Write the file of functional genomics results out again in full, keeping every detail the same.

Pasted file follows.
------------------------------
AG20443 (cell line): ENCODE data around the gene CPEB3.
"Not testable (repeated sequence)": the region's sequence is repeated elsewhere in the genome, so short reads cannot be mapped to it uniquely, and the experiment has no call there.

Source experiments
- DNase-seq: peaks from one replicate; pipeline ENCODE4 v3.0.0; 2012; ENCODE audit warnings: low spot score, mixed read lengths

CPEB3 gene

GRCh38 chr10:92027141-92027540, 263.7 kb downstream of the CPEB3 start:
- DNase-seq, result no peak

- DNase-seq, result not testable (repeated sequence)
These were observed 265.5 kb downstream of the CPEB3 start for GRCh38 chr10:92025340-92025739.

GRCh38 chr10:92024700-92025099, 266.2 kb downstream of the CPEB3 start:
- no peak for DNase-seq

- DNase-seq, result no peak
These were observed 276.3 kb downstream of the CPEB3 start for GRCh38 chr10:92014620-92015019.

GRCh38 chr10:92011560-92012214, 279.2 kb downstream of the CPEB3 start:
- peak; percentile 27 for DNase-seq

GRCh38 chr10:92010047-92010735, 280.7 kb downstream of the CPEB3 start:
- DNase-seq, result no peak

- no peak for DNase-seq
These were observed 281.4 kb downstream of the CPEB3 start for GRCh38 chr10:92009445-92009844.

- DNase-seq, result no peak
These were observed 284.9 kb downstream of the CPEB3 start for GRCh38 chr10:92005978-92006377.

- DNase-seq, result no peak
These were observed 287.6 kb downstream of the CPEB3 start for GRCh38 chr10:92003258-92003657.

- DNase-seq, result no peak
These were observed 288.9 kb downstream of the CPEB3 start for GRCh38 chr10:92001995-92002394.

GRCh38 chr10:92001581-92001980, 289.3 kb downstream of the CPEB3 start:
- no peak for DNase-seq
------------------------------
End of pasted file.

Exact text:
AG20443 (cell line): ENCODE data around the gene CPEB3.
"Not testable (repeated sequence)": the region's sequence is repeated elsewhere in the genome, so short reads cannot be mapped to it uniquely, and the experiment has no call there.

Source experiments
- DNase-seq: peaks from one replicate; pipeline ENCODE4 v3.0.0; 2012; ENCODE audit warnings: low spot score, mixed read lengths

CPEB3 gene

GRCh38 chr10:92027141-92027540, 263.7 kb downstream of the CPEB3 start:
- DNase-seq, result no peak

- DNase-seq, result not testable (repeated sequence)
These were observed 265.5 kb downstream of the CPEB3 start for GRCh38 chr10:92025340-92025739.

GRCh38 chr10:92024700-92025099, 266.2 kb downstream of the CPEB3 start:
- no peak for DNase-seq

- DNase-seq, result no peak
These were observed 276.3 kb downstream of the CPEB3 start for GRCh38 chr10:92014620-92015019.

GRCh38 chr10:92011560-92012214, 279.2 kb downstream of the CPEB3 start:
- peak; percentile 27 for DNase-seq

GRCh38 chr10:92010047-92010735, 280.7 kb downstream of the CPEB3 start:
- DNase-seq, result no peak

- no peak for DNase-seq
These were observed 281.4 kb downstream of the CPEB3 start for GRCh38 chr10:92009445-92009844.

- DNase-seq, result no peak
These were observed 284.9 kb downstream of the CPEB3 start for GRCh38 chr10:92005978-92006377.

- DNase-seq, result no peak
These were observed 287.6 kb downstream of the CPEB3 start for GRCh38 chr10:92003258-92003657.

- DNase-seq, result no peak
These were observed 288.9 kb downstream of the CPEB3 start for GRCh38 chr10:92001995-92002394.

GRCh38 chr10:92001581-92001980, 289.3 kb downstream of the CPEB3 start:
- no peak for DNase-seq